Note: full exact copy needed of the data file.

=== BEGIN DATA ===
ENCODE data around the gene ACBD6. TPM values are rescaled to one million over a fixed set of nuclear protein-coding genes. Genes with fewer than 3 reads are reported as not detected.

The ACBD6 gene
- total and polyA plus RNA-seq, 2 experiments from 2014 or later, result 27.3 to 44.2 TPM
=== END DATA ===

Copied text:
ENCODE data around the gene ACBD6. TPM values are rescaled to one million over a fixed set of nuclear protein-coding genes. Genes with fewer than 3 reads are reported as not detected.

The ACBD6 gene
- total and polyA plus RNA-seq, 2 experiments from 2014 or later, result 27.3 to 44.2 TPM